Charity chief executives who are "fuelled by personal ambition and egos" can often be a block on merging with other organisations, experts have said.
In an article published today on Civil Society Voices, Richard Litchfield, chief executive of Eastside Primetimers, and Vicky Browning, chief executive of Acevo, said that tension between chief executives over who should lead a newly merged organisation could be a barrier to mergers. They suggested ways to avoid the problem.
"Leadership tussles fuelled by personal ambition and egos are the death knell of more and better mergers," they wrote.
In the article they say that there are no figures about how many times leadership disputes have "thwarted organisations from undertaking mergers", but that when mergers do happen it is often because a chief executive has decided to move on.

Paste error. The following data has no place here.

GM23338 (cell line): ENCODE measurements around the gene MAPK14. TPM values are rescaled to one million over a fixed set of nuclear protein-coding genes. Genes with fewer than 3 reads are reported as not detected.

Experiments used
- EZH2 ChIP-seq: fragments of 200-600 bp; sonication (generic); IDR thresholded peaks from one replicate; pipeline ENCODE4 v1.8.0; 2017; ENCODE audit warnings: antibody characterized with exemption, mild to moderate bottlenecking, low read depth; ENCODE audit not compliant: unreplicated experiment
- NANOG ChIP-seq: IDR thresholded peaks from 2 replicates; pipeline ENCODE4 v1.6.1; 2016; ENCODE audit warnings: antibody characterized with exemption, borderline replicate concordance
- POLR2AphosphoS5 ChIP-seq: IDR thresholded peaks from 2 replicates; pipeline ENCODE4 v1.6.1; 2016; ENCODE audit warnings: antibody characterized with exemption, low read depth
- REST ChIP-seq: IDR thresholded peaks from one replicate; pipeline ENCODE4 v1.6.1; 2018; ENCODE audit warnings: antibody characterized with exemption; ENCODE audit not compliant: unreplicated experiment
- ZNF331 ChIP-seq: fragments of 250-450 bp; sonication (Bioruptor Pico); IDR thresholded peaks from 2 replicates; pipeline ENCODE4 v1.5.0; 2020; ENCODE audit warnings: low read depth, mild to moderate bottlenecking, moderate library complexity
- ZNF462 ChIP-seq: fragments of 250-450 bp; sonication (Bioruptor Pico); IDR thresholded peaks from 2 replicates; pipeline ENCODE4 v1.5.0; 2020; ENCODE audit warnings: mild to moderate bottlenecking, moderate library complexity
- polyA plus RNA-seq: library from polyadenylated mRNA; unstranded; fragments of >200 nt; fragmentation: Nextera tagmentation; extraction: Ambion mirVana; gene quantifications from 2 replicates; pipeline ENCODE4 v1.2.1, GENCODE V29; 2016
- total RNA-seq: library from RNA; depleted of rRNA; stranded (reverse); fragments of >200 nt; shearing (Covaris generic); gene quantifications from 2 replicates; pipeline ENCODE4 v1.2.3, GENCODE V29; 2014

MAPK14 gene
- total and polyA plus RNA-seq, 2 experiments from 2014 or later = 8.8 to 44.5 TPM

Litchfield and Browning suggest that talking about the future leadership early on in merger talks on was important.
They also said that they should consider “innovative ways to embrace and support outgoing leaders” such as “golden handshake” severance deals used to enable CEO exits in the private sector.
They wrote: “Although controversial, some funders are supportive of enhanced exit payments allowing chief executives personal breathing space as they juggle seeing through a merger and seeking a new job, removing a disincentive to mergers that can have real social and strategic value.”
Litchfield and Browning concluded: “What’s clear is that outgoing CEOs have invaluable experience which makes them better leaders and can help others facing the same challenges in the future. How we support them and help them to share those lessons is critical for strengthening the environment for charity mergers.”